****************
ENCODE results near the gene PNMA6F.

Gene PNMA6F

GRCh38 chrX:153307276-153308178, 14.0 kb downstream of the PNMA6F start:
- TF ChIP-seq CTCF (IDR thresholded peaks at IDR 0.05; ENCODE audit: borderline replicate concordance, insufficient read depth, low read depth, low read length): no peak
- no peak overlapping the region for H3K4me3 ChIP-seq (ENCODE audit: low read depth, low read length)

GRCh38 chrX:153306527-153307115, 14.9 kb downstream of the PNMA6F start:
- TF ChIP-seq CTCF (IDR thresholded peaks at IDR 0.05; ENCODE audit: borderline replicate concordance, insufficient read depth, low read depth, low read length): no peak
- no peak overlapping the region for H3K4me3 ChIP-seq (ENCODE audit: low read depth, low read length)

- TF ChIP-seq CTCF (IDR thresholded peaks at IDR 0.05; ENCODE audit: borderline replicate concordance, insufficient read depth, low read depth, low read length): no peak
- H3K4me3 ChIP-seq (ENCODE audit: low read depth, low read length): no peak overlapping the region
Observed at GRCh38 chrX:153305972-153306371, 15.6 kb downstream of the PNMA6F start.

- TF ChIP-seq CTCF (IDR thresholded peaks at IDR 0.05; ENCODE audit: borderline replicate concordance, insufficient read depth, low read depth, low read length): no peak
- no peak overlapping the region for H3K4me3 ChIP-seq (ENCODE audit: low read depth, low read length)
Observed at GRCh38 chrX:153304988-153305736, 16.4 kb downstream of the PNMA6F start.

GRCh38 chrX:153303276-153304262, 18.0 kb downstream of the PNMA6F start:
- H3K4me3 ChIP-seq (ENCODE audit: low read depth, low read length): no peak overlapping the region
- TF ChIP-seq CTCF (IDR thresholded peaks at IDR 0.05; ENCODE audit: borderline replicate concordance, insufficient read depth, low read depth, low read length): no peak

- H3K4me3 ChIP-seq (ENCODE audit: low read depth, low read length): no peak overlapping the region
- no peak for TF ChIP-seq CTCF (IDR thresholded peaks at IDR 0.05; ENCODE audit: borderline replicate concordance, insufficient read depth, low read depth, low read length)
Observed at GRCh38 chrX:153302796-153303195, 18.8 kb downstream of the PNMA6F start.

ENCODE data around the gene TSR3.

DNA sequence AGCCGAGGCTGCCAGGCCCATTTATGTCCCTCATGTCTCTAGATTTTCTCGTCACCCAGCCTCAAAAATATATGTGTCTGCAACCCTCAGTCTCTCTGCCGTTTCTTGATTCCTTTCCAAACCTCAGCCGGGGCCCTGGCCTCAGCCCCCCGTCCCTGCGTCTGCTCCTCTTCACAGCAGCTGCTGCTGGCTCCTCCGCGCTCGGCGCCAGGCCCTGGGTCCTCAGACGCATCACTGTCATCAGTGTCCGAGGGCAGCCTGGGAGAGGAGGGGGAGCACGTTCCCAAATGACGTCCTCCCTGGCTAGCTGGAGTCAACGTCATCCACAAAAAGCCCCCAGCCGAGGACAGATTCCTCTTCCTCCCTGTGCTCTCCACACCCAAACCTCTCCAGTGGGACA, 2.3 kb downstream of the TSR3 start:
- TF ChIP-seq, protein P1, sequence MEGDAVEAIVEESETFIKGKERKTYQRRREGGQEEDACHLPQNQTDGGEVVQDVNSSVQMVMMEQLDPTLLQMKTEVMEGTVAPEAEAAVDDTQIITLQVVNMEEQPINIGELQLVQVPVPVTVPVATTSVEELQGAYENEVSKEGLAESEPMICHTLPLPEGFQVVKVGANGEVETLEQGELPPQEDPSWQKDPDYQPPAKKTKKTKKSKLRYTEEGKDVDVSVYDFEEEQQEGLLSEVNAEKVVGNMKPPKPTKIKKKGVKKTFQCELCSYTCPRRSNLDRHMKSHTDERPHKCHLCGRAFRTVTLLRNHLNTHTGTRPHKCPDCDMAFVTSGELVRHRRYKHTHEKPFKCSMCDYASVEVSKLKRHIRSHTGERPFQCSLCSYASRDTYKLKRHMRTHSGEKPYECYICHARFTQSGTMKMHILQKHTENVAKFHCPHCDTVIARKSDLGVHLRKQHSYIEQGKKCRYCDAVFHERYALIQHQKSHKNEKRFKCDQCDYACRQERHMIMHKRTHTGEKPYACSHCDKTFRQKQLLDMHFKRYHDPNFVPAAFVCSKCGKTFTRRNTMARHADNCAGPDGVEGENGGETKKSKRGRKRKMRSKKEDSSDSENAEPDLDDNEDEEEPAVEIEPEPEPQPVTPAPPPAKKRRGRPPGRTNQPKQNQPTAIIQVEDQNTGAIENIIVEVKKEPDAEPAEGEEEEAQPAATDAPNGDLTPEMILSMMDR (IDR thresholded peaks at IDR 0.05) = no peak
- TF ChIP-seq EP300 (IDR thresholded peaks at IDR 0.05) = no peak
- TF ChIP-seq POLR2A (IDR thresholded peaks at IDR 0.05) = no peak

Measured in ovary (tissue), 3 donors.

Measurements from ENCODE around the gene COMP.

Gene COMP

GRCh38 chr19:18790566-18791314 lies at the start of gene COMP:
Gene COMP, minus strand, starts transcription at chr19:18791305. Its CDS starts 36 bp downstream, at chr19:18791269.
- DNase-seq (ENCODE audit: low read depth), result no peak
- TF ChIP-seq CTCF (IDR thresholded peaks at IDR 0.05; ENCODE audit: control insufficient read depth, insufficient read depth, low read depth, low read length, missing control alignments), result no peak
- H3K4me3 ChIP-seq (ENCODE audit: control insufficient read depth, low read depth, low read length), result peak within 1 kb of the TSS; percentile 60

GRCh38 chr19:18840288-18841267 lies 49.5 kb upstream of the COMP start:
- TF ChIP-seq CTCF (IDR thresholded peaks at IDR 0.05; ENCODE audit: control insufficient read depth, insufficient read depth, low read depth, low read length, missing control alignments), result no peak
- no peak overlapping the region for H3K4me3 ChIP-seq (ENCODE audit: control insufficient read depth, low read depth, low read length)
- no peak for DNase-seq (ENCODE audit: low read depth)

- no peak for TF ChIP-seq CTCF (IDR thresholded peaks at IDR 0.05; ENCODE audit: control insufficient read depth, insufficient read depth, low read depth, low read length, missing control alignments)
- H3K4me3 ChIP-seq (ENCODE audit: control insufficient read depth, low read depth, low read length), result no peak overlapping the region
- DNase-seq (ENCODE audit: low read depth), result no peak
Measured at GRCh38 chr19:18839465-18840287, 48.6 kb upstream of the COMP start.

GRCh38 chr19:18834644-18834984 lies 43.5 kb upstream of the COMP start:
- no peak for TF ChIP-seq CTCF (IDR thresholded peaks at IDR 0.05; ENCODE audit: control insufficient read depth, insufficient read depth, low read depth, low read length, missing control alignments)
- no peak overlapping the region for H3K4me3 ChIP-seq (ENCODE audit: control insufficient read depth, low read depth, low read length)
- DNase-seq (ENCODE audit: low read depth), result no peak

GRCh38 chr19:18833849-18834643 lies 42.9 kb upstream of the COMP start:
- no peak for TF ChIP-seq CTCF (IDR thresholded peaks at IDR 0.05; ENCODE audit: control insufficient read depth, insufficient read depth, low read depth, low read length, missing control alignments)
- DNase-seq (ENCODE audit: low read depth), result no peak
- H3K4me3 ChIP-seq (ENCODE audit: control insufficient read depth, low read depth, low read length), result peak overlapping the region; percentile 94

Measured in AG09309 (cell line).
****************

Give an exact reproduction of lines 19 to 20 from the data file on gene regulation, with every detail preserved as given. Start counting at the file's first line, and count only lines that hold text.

- no peak for TF ChIP-seq CTCF (IDR thresholded peaks at IDR 0.05; ENCODE audit: borderline replicate concordance, insufficient read depth, low read depth, low read length)
Observed at GRCh38 chrX:153302796-153303195, 18.8 kb downstream of the PNMA6F start.